Berkshire Hathaway is where Warren Buffett, one of the world's richest men (along with Mexico's Carlos Slim and Warren's good buddy Bill Gates), spreads his risk by investing in a variety of industries, from insurance and utilities to apparel and food, and building materials to jewelry and furniture retailers. Its core insurance subsidiaries include GEICO, National Indemnity, and reinsurance giant General Re. The company's other large holdings include Marmon Group, McLane Company, MidAmerican Energy, and Shaw Industries. Known as the Oracle of Omaha, Buffett holds more than 20% of Berkshire Hathaway, which owns a majority of more than 50 firms in all and has equity stakes in about a dozen others.
The firm's core operations -- insurance and utitilies -- performed well while its holdings related to homebuilding muddled through the economic downturn. Berkshire Hathaway's largest non-insurance holdings include Burlington Northern Santa Fe (BNSF), McLane, Marmon, MidAmerican Energy, and Lubrizol. Berkshire also holds significant equity stakes in about a dozen companies, including Coca-Cola and Wells Fargo.
Berkshire's newest enterprise, launched in mid-2013, is Berkshire Hathaway Specialty Insurance, a commercial property casualty insurance group. The new Boston-based venture, which underwrites property, casualty, professional, and executive liability insurance and programs, is focused primarily of the US market.
Buffett's famed investment vehicle reported approximately $162.5 billion in revenue in 2012, a 13% increase over 2012. Berkshire Hathaway's net income increased 45% over the same period. Increased revenue from its insurance and railroad holdings, as well as its utilities and energy operations, fueled the gain. Indeed, with the exception of 2008, the company's revenue has increased steadily, more than doubling over roughly the past decade.
Berkshire Hathaway seeks out large companies with consistent earnings, easy-to-understand business models, and like-minded leadership. Most acquisitions are made with cash, and most firms retain their management after the transaction. Buffett and longtime business partner Charlie Munger attempt to run the company like a small business, albeit on a much larger scale. It operates as a collection of individual enterprises; Buffett and Munger largely keep their hands off portfolio companies' day-to-day operations, but allocate capital and control risk.
The firm is always on the hunt for large acquisitions. In 2014 it's boosting its energy holdings by buying SNC-Lavalin Group's AltaLink, which will allow it to expand its electricity transmission in western Canada. Berkshire Hathaway has also agreed in 2014 to buy Procter & Gamble's Duracell battery unit in a complex transaction that helps the investor avoid a big tax bill. In 2014 it also bought a wholly owned subsidiary of Graham Holdings, including WPLG, a Miami television station.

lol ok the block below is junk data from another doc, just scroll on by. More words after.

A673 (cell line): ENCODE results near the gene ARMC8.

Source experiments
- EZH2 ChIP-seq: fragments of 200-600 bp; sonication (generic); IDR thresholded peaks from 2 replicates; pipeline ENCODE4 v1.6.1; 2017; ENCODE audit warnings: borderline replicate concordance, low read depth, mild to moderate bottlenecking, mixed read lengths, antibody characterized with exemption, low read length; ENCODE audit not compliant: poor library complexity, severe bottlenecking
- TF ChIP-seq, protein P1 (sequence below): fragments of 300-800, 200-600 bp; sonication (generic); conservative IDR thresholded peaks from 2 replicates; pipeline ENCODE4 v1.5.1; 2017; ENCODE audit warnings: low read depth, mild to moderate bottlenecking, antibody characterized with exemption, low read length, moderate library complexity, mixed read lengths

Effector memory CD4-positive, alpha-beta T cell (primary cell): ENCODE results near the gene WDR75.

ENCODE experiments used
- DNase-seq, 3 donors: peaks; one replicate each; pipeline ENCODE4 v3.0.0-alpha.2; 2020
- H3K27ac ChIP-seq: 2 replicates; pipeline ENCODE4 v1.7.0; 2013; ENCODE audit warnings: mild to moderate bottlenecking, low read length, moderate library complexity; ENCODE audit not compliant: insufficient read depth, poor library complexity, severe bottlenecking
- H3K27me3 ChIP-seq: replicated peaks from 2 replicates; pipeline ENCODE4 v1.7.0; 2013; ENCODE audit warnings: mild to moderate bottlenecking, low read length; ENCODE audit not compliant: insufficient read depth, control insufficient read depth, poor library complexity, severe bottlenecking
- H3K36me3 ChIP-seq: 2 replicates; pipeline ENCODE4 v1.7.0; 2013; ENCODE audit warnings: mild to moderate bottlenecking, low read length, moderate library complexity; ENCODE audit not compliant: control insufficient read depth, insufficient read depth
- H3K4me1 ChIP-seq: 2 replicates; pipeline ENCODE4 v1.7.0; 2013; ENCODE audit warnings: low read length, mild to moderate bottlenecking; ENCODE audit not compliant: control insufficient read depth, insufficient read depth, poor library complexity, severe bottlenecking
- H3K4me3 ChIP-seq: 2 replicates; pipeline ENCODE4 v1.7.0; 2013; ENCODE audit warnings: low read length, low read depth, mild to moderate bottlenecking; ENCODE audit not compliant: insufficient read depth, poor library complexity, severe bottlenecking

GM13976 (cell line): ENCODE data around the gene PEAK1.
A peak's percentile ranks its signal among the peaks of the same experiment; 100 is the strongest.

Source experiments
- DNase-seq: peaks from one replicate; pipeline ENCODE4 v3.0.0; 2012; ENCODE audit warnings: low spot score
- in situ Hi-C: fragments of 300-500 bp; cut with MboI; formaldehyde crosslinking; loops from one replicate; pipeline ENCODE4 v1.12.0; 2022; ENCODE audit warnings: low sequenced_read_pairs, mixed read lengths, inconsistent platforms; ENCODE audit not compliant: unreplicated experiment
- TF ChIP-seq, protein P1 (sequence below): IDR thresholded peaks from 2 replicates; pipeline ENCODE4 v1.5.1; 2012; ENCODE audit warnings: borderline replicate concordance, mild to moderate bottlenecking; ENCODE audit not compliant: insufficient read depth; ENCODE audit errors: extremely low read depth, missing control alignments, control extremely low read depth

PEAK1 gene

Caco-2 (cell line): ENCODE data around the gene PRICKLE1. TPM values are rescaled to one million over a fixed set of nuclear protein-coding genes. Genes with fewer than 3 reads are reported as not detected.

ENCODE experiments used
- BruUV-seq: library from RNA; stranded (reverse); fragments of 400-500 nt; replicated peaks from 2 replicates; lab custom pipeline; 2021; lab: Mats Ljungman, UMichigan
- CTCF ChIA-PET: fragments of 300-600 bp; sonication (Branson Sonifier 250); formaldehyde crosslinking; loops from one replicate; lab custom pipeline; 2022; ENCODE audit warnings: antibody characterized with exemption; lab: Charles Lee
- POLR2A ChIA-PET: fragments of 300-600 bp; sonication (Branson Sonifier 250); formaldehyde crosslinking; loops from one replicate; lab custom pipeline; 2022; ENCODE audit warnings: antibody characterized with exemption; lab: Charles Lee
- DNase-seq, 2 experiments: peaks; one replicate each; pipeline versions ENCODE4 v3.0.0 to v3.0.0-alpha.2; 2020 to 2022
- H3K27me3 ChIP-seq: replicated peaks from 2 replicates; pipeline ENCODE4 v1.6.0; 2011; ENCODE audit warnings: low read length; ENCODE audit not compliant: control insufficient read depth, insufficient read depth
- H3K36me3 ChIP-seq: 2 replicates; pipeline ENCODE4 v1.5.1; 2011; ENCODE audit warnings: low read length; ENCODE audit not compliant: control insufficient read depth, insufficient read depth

In a recent letter to shareholders, Buffett said that "Our elephant gun has been reloaded, and my trigger finger is itchy." Hunting big game has become somewhat of a necessity for Berkshire Hathaway to continue on its growth trajectory, but the company benefits from not being married to any particular industry as it seeks out its quarry. Berkshire Hathaway's $28-billion offer for food giant H.J. Heinz in 2013 is a textbook example of the firm's investment strategy. Berkshire and its investment partner, Brazil's 3G Capital, are taking the ketchup maker private to speed its transformation into a global food business. In late 2012 the firm acquired Omaha-based online party supplier Oriental Trading Company.
Although the company's performance -- or, rather, its leader's performance -- is always a hot topic, investors are becoming increasingly mindful of, and speculative about, his health and the future leadership of Berkshire Hathaway. Apparently, it will take several men to replace him. Buffett, 82, has acknowledged his mortality by announcing a successor: Berkshire Hathaway's next CEO will come from one of its portfolio companies, though Buffett did not reveal him, other than saying it will indeed be a man; there are also two backup plans. According to the primary plan, whenever Buffett steps down -- he has no plans to do so -- his son, Howard Buffett, will become chairman and the executive-to-be-named-later will be CEO. In a surprise move, he tapped obscure hedge fund manager Todd Combs to succeed him as chief investment officer. Candidates to be Berkshire Hathaway's next chief executive include the heads of GEICO, Berkshire Hathaway Reinsurance, and BNSF.
Chairman and CEO Buffett is the company's controlling shareholder. He owns about 21% of Berkshire Hathaway's shares.